Sugar for the Mind
Since Father's Day I've broken up with sugar. No chocolate. No candy, no cakes, etc. The only sugar I allow myself is fruit, and one pinch in my morning coffee. Now, I'm not trying to be one of these self-denying puritans or anything. Let's just say that my body went into revolt and began screaming at me like Mommy Dearest saying: "No...More...Wire, uh, Sugar and Assorted Crap!"
When my body starts talking like Faye Dunaway, I listen.
So thank god for Nina Killham's book, How to Cook a Tart, which my boss has been trying to get me to read for months. In place of real sugar, I've been able to read descriptions like this:
It's one of my own recipes: Peach creme brulee with a brandy crust. She paraded it past Daniel's eyes. "See," she said. "I made your favorite. "Of course I've perfected it considerably these past few weeks. She poured over it a good douse of brandy, then rummaged in her apron and drew forth a long match. One flick and the brulee ignited in a crown of blue flames...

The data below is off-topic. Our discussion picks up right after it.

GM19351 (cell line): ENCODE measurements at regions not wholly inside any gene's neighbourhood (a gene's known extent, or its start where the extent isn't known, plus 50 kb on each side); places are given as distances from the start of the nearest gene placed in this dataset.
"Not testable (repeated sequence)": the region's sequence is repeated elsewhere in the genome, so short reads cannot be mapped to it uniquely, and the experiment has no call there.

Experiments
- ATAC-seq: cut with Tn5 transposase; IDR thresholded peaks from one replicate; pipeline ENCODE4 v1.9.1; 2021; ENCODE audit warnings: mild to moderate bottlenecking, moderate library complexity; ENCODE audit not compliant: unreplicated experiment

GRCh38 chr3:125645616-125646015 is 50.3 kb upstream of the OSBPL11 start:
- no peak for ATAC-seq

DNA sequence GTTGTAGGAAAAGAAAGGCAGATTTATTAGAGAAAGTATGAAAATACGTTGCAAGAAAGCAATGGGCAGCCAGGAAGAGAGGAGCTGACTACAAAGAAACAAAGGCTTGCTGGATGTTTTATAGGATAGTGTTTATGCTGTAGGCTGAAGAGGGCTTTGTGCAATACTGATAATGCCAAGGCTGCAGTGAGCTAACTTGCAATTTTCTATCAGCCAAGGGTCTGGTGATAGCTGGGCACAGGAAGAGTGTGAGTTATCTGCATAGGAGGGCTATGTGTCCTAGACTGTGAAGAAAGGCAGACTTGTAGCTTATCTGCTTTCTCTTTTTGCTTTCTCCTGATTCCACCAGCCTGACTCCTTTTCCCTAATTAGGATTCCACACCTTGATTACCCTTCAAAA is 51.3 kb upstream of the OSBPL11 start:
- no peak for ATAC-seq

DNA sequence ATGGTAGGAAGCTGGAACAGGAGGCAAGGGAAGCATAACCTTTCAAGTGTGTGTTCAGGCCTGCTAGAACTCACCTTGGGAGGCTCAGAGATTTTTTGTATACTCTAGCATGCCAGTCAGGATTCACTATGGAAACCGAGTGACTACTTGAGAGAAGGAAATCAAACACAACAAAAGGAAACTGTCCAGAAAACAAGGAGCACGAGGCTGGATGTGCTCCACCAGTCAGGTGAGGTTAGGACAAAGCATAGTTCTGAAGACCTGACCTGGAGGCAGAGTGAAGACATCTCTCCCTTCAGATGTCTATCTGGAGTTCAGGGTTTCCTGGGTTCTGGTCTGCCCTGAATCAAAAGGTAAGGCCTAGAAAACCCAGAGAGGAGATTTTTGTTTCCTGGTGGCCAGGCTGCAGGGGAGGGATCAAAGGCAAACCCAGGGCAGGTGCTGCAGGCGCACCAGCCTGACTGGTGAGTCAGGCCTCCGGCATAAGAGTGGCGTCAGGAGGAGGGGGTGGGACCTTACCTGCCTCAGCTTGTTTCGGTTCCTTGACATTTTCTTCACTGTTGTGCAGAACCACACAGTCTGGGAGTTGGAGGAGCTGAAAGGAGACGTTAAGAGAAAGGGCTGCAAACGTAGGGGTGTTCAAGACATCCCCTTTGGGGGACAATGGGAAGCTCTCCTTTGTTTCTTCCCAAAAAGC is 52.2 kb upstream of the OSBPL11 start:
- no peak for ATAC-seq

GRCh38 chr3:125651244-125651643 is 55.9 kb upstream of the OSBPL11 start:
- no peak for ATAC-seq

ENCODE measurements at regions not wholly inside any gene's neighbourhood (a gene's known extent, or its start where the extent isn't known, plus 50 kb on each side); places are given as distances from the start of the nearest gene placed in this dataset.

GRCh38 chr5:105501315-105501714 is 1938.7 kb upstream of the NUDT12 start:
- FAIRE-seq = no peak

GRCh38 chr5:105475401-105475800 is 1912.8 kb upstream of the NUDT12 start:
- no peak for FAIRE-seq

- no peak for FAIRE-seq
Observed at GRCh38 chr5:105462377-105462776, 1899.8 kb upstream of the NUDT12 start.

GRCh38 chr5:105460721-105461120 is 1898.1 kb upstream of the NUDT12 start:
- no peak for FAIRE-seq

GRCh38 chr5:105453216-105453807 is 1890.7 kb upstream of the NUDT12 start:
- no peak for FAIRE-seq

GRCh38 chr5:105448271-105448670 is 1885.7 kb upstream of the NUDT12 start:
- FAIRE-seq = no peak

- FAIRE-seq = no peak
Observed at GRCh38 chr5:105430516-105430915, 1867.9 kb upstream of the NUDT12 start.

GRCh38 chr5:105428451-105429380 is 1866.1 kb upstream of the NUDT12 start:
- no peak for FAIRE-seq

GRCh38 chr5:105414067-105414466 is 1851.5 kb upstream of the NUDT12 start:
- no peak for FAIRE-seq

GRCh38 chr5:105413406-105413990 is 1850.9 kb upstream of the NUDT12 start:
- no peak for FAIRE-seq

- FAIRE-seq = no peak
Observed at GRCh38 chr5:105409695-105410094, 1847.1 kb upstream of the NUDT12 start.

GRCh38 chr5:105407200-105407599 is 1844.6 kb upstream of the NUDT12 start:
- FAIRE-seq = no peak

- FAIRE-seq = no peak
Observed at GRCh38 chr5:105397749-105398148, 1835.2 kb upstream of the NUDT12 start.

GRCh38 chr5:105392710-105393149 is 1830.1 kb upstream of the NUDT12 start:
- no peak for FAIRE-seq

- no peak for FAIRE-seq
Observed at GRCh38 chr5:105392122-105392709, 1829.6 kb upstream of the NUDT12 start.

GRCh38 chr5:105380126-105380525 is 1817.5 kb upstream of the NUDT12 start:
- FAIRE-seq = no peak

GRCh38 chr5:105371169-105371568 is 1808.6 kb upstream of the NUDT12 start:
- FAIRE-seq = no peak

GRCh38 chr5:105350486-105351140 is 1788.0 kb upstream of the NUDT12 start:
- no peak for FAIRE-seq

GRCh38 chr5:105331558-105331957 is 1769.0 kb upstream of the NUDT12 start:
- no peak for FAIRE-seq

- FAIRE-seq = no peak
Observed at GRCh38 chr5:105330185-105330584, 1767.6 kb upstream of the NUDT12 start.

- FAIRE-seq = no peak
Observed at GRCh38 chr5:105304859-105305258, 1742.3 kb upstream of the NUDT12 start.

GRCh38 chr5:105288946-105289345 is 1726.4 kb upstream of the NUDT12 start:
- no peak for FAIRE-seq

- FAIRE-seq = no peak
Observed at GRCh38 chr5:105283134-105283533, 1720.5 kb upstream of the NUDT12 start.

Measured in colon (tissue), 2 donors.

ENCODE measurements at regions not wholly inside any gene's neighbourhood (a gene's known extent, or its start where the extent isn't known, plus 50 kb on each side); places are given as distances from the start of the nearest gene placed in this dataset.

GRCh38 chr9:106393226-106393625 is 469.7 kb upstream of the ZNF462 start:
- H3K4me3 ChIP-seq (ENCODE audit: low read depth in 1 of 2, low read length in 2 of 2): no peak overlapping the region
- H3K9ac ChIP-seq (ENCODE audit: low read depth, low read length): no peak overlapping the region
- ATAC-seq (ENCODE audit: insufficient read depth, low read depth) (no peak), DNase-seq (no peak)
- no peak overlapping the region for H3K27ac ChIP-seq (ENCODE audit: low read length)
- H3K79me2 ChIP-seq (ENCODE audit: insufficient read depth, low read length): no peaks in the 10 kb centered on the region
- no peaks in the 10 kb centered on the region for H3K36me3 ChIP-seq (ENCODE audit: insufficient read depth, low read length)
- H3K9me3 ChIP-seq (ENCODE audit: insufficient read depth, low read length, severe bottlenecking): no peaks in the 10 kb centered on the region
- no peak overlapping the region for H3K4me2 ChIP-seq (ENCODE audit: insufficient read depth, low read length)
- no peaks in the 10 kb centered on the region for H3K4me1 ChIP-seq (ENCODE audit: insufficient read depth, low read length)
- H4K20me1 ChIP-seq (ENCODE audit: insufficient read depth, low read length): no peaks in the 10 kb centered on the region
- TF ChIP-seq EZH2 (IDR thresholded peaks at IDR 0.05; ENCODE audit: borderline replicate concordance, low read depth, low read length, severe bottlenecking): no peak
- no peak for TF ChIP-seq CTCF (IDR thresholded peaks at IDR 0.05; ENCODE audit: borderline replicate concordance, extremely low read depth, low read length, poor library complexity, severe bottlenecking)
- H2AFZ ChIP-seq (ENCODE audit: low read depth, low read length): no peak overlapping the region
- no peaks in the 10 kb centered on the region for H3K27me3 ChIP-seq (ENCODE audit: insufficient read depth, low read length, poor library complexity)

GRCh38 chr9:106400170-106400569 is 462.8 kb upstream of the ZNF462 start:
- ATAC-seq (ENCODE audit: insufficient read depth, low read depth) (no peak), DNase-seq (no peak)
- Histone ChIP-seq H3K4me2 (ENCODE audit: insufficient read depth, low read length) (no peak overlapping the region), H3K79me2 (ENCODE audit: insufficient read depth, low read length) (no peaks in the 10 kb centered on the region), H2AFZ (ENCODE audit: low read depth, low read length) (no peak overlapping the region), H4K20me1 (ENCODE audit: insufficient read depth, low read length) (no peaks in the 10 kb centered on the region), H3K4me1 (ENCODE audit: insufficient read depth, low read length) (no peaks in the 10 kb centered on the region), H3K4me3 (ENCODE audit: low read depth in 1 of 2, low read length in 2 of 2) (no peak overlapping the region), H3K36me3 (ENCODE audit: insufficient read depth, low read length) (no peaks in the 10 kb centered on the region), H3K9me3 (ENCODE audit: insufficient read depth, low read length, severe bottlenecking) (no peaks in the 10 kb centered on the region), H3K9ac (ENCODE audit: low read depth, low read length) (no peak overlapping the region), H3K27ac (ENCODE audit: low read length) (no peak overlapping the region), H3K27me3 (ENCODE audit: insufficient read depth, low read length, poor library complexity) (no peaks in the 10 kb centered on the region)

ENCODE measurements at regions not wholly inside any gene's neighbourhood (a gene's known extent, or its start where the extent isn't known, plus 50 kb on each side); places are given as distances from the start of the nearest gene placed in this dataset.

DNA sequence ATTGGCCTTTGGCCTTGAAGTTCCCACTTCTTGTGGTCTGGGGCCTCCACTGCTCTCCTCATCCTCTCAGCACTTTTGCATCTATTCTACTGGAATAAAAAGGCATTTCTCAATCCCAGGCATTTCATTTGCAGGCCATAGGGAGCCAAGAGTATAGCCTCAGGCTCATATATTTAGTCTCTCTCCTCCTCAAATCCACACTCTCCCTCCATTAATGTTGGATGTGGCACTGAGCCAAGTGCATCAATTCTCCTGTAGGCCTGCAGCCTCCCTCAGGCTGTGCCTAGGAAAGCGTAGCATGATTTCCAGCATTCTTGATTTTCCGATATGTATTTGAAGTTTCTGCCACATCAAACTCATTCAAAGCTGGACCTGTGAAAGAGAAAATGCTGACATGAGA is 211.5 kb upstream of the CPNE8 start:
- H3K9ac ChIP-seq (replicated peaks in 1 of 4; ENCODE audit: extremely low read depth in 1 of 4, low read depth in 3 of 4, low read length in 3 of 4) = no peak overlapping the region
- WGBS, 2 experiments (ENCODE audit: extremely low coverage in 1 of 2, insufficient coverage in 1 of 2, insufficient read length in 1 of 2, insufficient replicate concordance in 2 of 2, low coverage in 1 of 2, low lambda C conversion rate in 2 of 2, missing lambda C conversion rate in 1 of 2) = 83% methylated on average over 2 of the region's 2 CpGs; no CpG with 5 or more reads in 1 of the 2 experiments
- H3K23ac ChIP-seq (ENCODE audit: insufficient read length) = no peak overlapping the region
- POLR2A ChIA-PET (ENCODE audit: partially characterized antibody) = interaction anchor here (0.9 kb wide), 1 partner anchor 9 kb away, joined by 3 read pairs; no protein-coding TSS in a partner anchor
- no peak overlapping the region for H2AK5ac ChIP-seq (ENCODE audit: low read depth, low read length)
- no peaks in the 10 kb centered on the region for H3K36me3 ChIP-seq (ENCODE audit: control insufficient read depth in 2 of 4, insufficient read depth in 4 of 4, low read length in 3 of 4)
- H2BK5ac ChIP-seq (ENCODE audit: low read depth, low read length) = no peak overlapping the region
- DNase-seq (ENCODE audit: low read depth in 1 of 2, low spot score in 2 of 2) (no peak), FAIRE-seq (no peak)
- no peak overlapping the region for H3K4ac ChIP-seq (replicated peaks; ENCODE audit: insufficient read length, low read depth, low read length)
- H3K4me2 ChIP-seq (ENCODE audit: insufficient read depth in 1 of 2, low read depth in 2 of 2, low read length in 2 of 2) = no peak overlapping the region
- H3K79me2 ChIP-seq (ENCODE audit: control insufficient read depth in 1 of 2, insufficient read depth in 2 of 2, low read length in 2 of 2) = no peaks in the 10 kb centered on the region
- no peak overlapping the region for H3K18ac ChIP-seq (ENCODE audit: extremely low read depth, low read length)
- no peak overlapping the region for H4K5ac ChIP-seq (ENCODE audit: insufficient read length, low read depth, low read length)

Her spoon crunched into the caramelized topping and reemerged with rich, creamy, peachy dessert. On the plate, the velvety brulee glistened with delicious, crackly caramel.
The book is about Jasmine March, a food lover and cook with a mission to reintroduce fat to a diet-stricken public that has put denial above pleasure. Other characters include a colon-cleansing big-chested fanatic named Tina who tries to steal her husband, her teenage daughter, Careme, an anorexic who is so disgusted by her mother that she tries to become a "breatharian," and a host of uptight, bitchy diet cookbook writers and sleazy agents. The food writing is exquisite and borders on the erotic, the characters are laugh-out-loud funny and the storyline is part mystery and part romance.
For anyone looking for a "light" read that is still a pleasure on the mental and gustatory palates, I recommend this book whole heartedly!